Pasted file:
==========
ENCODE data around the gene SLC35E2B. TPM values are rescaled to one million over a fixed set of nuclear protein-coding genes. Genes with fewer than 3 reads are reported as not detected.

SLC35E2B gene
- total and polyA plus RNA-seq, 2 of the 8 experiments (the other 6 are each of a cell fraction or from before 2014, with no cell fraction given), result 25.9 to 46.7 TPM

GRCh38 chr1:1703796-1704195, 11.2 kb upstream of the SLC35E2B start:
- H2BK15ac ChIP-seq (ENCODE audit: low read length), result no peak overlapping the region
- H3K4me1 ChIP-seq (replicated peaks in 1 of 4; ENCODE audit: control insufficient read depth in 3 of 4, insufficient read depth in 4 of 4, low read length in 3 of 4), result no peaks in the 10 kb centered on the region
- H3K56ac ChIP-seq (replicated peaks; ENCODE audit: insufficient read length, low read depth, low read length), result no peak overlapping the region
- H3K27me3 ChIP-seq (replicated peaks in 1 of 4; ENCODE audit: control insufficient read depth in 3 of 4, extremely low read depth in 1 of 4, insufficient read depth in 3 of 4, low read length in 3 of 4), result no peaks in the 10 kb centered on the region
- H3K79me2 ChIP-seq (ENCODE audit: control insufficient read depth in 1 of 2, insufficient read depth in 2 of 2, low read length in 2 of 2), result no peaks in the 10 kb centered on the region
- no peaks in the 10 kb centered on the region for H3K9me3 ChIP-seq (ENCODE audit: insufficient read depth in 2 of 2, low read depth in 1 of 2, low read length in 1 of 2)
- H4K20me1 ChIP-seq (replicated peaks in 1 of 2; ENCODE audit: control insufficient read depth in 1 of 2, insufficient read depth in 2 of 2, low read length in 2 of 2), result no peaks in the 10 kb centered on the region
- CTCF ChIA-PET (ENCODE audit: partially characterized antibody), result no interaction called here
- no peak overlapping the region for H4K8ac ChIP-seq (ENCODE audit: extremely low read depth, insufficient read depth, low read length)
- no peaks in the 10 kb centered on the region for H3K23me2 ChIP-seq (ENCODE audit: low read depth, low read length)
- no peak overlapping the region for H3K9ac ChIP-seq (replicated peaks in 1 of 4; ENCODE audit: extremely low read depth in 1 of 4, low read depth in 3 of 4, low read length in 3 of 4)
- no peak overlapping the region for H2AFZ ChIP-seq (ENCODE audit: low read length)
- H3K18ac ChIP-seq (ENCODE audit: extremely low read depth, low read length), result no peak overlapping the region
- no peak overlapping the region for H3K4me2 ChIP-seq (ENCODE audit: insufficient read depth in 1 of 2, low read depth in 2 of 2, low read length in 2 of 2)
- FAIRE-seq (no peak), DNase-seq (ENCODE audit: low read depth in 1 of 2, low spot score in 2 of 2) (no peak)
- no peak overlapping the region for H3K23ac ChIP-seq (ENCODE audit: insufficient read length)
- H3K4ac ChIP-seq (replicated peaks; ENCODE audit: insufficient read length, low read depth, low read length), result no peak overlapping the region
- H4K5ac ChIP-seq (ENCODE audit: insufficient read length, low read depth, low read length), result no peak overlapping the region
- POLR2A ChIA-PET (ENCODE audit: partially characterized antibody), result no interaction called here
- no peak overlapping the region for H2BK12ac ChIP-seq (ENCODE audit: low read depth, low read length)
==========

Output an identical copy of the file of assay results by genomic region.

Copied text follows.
ENCODE data around the gene SLC35E2B. TPM values are rescaled to one million over a fixed set of nuclear protein-coding genes. Genes with fewer than 3 reads are reported as not detected.

SLC35E2B gene
- total and polyA plus RNA-seq, 2 of the 8 experiments (the other 6 are each of a cell fraction or from before 2014, with no cell fraction given), result 25.9 to 46.7 TPM

GRCh38 chr1:1703796-1704195, 11.2 kb upstream of the SLC35E2B start:
- H2BK15ac ChIP-seq (ENCODE audit: low read length), result no peak overlapping the region
- H3K4me1 ChIP-seq (replicated peaks in 1 of 4; ENCODE audit: control insufficient read depth in 3 of 4, insufficient read depth in 4 of 4, low read length in 3 of 4), result no peaks in the 10 kb centered on the region
- H3K56ac ChIP-seq (replicated peaks; ENCODE audit: insufficient read length, low read depth, low read length), result no peak overlapping the region
- H3K27me3 ChIP-seq (replicated peaks in 1 of 4; ENCODE audit: control insufficient read depth in 3 of 4, extremely low read depth in 1 of 4, insufficient read depth in 3 of 4, low read length in 3 of 4), result no peaks in the 10 kb centered on the region
- H3K79me2 ChIP-seq (ENCODE audit: control insufficient read depth in 1 of 2, insufficient read depth in 2 of 2, low read length in 2 of 2), result no peaks in the 10 kb centered on the region
- no peaks in the 10 kb centered on the region for H3K9me3 ChIP-seq (ENCODE audit: insufficient read depth in 2 of 2, low read depth in 1 of 2, low read length in 1 of 2)
- H4K20me1 ChIP-seq (replicated peaks in 1 of 2; ENCODE audit: control insufficient read depth in 1 of 2, insufficient read depth in 2 of 2, low read length in 2 of 2), result no peaks in the 10 kb centered on the region
- CTCF ChIA-PET (ENCODE audit: partially characterized antibody), result no interaction called here
- no peak overlapping the region for H4K8ac ChIP-seq (ENCODE audit: extremely low read depth, insufficient read depth, low read length)
- no peaks in the 10 kb centered on the region for H3K23me2 ChIP-seq (ENCODE audit: low read depth, low read length)
- no peak overlapping the region for H3K9ac ChIP-seq (replicated peaks in 1 of 4; ENCODE audit: extremely low read depth in 1 of 4, low read depth in 3 of 4, low read length in 3 of 4)
- no peak overlapping the region for H2AFZ ChIP-seq (ENCODE audit: low read length)
- H3K18ac ChIP-seq (ENCODE audit: extremely low read depth, low read length), result no peak overlapping the region
- no peak overlapping the region for H3K4me2 ChIP-seq (ENCODE audit: insufficient read depth in 1 of 2, low read depth in 2 of 2, low read length in 2 of 2)
- FAIRE-seq (no peak), DNase-seq (ENCODE audit: low read depth in 1 of 2, low spot score in 2 of 2) (no peak)
- no peak overlapping the region for H3K23ac ChIP-seq (ENCODE audit: insufficient read length)
- H3K4ac ChIP-seq (replicated peaks; ENCODE audit: insufficient read length, low read depth, low read length), result no peak overlapping the region
- H4K5ac ChIP-seq (ENCODE audit: insufficient read length, low read depth, low read length), result no peak overlapping the region
- POLR2A ChIA-PET (ENCODE audit: partially characterized antibody), result no interaction called here
- no peak overlapping the region for H2BK12ac ChIP-seq (ENCODE audit: low read depth, low read length)